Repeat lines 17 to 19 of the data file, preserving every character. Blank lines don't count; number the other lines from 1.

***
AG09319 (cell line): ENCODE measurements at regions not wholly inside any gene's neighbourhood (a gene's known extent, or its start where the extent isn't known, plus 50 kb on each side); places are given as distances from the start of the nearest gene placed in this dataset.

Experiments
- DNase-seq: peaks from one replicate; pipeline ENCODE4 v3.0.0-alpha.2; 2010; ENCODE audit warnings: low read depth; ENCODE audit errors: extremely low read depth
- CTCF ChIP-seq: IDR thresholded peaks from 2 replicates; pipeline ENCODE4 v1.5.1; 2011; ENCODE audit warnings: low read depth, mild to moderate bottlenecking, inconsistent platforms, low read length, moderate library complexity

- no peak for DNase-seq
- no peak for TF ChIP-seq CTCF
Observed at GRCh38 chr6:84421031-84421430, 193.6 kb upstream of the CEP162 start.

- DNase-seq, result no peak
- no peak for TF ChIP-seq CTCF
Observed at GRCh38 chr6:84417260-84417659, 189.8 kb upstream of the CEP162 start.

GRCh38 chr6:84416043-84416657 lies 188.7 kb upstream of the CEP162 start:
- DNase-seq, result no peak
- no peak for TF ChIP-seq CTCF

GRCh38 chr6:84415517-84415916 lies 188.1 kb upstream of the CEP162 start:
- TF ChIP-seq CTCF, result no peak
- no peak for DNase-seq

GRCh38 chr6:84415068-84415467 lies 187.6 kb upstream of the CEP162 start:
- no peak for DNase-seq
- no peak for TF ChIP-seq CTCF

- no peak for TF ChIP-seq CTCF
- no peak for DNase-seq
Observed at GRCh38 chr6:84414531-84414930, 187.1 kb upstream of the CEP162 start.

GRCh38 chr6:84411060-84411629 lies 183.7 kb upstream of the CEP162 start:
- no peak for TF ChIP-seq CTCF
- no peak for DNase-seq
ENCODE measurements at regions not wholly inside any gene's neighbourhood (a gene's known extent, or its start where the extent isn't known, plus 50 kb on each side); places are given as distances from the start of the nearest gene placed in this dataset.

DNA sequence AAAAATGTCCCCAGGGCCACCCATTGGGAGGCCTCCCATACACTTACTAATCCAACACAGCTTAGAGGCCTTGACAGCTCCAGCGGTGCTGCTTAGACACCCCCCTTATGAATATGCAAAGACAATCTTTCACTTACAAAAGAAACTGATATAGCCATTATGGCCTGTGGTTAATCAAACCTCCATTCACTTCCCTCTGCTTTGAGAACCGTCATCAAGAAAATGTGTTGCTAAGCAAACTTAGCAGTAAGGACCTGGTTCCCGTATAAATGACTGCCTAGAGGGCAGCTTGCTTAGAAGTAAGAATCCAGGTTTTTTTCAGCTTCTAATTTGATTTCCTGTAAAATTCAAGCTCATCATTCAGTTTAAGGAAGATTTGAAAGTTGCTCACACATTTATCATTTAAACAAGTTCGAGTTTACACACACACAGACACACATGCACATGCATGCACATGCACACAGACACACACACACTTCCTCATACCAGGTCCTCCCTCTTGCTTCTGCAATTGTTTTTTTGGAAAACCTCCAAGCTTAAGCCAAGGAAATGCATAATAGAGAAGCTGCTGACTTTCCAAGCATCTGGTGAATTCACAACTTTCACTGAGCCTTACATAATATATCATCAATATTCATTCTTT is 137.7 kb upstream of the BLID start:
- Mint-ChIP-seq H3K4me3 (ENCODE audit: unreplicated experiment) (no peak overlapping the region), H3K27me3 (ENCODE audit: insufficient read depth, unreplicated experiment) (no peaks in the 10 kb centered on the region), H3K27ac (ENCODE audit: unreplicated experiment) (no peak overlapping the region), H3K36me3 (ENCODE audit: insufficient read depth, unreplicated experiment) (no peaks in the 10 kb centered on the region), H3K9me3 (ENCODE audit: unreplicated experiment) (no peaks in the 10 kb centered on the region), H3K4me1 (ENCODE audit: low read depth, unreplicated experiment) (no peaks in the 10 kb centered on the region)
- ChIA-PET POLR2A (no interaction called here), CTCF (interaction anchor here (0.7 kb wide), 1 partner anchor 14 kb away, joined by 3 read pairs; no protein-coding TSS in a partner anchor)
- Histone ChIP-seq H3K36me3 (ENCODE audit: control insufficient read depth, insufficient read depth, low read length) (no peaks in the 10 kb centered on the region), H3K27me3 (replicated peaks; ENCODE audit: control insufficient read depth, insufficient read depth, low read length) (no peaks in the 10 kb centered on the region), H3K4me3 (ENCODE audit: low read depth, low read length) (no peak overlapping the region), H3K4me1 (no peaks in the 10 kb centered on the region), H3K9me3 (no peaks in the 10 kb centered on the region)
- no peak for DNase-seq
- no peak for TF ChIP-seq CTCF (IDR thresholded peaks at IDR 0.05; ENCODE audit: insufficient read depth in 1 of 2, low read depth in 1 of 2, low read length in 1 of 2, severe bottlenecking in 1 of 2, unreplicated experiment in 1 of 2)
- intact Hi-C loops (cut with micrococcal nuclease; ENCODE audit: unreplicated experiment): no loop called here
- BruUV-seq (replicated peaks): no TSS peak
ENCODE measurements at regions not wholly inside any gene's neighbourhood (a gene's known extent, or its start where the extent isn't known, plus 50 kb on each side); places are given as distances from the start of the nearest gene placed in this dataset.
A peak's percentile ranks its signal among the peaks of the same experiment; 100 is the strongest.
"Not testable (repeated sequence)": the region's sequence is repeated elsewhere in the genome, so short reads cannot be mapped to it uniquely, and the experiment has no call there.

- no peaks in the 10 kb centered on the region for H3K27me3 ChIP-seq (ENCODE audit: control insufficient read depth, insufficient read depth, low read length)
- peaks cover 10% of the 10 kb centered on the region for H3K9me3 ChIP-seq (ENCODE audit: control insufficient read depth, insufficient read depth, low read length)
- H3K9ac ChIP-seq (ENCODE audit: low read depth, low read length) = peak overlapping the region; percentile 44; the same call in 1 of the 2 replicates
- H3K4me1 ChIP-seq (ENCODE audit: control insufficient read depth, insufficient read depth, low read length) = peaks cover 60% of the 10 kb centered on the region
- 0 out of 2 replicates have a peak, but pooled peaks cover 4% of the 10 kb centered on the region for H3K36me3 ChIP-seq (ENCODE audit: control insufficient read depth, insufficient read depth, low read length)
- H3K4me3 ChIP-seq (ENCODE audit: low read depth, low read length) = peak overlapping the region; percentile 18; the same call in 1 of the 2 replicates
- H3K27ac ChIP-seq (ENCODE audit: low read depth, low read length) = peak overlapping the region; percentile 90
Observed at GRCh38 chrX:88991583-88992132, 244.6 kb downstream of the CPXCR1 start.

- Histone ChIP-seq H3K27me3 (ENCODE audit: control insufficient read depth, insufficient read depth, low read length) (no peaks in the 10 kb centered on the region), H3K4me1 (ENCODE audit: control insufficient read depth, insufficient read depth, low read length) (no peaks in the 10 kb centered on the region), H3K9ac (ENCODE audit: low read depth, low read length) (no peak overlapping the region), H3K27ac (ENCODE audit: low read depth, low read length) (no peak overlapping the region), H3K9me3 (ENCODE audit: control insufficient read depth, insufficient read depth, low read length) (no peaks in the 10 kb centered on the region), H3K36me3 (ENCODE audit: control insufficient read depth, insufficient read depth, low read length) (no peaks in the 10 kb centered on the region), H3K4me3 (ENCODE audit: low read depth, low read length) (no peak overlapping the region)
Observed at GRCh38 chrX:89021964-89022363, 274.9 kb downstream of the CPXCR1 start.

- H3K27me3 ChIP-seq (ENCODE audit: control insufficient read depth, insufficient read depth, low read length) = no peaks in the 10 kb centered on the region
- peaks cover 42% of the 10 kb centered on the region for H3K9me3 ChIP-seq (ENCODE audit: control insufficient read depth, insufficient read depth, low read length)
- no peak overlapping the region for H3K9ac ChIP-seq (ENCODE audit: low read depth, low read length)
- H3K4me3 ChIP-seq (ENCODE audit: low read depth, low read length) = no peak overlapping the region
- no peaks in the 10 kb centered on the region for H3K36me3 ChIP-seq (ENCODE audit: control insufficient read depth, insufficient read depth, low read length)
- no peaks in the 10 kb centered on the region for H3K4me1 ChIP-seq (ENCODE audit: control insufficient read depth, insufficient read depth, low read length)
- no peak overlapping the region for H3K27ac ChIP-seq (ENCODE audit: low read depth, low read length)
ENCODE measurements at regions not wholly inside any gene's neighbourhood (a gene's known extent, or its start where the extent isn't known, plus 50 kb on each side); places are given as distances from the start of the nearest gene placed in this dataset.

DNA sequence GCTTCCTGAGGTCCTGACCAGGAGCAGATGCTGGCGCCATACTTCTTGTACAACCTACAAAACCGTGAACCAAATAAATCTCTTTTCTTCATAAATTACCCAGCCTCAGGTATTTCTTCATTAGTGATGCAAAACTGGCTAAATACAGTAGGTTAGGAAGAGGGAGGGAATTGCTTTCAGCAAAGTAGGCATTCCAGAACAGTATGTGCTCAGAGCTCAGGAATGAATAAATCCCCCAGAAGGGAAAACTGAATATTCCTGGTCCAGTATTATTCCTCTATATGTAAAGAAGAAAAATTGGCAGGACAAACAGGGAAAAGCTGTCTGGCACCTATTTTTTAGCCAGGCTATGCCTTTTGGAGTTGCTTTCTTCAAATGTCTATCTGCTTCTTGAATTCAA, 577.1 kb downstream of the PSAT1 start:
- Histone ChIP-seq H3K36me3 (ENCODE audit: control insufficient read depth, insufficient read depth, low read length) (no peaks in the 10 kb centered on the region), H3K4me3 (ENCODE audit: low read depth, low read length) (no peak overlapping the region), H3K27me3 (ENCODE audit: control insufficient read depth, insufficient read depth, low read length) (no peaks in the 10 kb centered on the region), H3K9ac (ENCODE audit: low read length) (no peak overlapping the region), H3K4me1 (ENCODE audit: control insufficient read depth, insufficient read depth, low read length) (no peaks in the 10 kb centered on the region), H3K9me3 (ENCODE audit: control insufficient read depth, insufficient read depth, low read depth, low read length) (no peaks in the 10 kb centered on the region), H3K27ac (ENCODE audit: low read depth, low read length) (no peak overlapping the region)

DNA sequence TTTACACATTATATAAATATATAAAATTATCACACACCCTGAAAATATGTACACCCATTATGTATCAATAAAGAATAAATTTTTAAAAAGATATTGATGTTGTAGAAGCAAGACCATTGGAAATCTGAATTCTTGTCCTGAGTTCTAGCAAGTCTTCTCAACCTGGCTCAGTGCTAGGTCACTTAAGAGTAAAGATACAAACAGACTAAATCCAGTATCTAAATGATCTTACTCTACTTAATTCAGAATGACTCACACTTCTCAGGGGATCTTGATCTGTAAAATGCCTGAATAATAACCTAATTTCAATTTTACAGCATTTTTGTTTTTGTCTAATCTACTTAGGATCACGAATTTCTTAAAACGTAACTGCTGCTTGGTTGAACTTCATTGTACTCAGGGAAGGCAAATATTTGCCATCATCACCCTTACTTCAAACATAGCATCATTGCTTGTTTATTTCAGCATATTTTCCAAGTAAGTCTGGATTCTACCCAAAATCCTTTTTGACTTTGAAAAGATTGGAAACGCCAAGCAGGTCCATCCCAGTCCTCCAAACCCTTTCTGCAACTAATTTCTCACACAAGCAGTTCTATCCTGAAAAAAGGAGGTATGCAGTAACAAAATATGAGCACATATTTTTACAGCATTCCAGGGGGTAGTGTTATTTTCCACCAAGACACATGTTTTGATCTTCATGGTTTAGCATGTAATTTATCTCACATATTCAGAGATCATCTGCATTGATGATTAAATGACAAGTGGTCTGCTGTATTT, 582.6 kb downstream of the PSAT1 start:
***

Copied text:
GRCh38 chr6:84415068-84415467 lies 187.6 kb upstream of the CEP162 start:
- no peak for DNase-seq
- no peak for TF ChIP-seq CTCF